Are young prisoners reforming themselves?

From research carried out by ‘Popolin’ it appears that the majority of cases of young people with a prison sentence who were arraigned in Court on theft charges were a result of drugs, fighting, violence and drug trafficking.  We spoke to George Busuttil from the organisation Mid-Dlam għad-Dawl.

Busuttil made it clear that when those of such a young age are taken to the prison for minors this means that they would be repeat offenders. “They would often have had a brush with the law for the third or fourth time. It is rare to see a youngster be handed a prison sentence for his first offence”. He added that when crimes continue to be carried out, especially crimes of a certain weight, the process of imprisonment starts. “The problem would be long in coming. There would often be a lack of control in the family or there would be what we call inter-generational crime families where unfortunately the family gets used to living in the system from one generation to the next.”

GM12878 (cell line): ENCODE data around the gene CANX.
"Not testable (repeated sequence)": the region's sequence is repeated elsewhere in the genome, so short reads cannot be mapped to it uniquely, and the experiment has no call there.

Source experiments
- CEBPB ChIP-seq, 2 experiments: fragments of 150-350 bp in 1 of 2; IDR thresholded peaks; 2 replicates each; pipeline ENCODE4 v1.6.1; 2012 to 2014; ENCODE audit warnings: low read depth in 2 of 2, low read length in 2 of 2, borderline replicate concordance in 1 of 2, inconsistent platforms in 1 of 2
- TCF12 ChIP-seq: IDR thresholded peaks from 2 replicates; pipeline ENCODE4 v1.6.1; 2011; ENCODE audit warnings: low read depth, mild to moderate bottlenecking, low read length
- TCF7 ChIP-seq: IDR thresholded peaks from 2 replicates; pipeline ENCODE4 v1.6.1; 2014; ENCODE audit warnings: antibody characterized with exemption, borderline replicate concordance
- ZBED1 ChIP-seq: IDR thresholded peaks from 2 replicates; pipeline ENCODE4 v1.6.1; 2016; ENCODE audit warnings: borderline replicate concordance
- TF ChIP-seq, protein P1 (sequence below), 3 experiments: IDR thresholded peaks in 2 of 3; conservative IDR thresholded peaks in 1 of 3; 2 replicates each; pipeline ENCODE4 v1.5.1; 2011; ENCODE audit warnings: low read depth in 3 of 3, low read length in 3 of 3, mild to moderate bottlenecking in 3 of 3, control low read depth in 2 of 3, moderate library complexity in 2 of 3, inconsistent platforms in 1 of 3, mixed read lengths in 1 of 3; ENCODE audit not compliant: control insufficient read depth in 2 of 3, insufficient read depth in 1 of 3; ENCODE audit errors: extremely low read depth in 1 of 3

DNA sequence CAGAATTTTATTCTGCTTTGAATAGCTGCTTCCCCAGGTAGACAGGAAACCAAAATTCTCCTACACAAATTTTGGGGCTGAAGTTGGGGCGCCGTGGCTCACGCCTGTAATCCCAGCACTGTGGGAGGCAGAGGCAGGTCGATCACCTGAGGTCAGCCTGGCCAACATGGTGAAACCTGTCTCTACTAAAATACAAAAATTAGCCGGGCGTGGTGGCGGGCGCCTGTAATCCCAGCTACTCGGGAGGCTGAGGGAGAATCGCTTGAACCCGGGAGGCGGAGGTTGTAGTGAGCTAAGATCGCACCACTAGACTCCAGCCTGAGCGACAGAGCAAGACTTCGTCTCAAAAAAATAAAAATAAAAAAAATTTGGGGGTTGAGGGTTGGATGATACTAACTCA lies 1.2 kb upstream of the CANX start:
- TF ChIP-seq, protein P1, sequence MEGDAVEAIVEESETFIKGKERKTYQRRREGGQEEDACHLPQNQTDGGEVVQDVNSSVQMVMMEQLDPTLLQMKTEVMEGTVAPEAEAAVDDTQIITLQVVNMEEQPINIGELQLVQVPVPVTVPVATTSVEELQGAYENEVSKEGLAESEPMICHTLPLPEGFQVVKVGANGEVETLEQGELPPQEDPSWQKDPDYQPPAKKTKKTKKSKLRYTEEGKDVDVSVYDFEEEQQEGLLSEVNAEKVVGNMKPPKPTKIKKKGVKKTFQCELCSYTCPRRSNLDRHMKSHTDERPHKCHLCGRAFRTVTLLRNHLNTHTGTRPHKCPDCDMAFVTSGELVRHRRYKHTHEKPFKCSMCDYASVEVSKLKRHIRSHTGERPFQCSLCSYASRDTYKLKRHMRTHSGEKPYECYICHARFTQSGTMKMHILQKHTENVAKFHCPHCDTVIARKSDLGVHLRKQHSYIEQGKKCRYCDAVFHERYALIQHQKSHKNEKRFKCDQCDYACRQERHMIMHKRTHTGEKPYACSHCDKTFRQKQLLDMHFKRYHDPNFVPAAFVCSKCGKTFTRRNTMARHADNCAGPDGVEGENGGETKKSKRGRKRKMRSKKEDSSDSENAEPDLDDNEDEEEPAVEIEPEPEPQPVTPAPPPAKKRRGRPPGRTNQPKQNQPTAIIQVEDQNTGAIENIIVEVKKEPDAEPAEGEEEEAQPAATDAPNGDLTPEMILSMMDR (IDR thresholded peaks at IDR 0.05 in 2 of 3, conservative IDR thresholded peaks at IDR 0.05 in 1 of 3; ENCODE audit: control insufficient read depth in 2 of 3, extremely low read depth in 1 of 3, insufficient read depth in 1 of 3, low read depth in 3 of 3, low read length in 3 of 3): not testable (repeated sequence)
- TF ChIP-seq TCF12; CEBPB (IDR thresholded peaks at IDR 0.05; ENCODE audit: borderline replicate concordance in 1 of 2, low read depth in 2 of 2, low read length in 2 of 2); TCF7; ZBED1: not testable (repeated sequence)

It was explained that it is important not only to speak to young people who are in prison but also to those who have find themselves on this path. “We need to work more with young people to avoid having them end up o in jail”. He added that although a lot of work is being done to reduced the chance of young people ending up in this crime network, there is a lot which needs to be done. It is important to work with the families of prisoners in order to reduce the risk of further criminality and to break the vicious cycle.

Asked by the presenter whether young people who have been in jail haave an uncertain future, Busuttil added that unfortunately many of them do not manage to break away from this life, however the few who truly wish to start a new life manage to do so. “There are some who get such a shock from being in jail that it brings them to their senses and and they do not remain in that lifestyle.”

However, Charles Azzopardi added that only one third of prisoners attend a course to reform themselves. In his opinion the system in Malta has failed, “The system was and still is a failure, and by putting ga lot of sugar on it, it does not become sweet.”